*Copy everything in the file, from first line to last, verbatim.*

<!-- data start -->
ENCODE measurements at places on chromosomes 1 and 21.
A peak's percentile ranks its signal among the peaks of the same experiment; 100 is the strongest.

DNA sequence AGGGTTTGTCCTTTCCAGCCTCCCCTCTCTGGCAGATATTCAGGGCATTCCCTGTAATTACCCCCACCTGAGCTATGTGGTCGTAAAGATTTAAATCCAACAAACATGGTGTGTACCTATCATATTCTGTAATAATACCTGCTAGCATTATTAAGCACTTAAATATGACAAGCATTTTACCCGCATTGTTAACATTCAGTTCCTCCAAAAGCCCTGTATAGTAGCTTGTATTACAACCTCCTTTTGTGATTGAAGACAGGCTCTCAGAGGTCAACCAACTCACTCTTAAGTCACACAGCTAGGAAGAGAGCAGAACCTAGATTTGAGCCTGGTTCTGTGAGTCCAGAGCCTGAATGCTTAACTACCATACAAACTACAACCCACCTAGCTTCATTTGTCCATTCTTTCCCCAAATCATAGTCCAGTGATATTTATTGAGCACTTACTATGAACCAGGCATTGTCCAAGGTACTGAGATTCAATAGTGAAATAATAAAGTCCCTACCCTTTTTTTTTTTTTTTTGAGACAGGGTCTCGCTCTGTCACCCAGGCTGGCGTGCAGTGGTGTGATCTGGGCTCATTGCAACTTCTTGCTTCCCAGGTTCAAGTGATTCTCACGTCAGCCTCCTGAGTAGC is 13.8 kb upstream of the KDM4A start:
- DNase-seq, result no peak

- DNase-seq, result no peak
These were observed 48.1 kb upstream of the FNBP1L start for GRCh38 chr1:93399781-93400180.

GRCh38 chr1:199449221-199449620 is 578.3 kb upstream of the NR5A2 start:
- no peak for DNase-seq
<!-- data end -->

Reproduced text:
ENCODE measurements at places on chromosomes 1 and 21.
A peak's percentile ranks its signal among the peaks of the same experiment; 100 is the strongest.

DNA sequence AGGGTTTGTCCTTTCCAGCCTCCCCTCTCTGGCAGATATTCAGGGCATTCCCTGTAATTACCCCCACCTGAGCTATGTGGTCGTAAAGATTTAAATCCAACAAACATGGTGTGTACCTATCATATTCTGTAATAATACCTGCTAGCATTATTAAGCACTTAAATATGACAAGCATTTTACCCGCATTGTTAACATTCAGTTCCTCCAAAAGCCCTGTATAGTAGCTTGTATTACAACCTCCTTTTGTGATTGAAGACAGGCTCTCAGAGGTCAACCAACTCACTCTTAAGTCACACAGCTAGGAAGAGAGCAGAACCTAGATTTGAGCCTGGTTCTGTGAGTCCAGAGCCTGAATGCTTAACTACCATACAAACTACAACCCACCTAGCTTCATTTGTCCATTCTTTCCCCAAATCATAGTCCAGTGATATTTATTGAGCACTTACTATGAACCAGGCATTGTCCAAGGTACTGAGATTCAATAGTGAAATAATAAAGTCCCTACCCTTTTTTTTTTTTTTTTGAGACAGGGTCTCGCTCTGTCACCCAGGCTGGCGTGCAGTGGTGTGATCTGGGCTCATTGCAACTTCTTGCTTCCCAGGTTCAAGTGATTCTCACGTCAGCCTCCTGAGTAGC is 13.8 kb upstream of the KDM4A start:
- DNase-seq, result no peak

- DNase-seq, result no peak
These were observed 48.1 kb upstream of the FNBP1L start for GRCh38 chr1:93399781-93400180.

GRCh38 chr1:199449221-199449620 is 578.3 kb upstream of the NR5A2 start:
- no peak for DNase-seq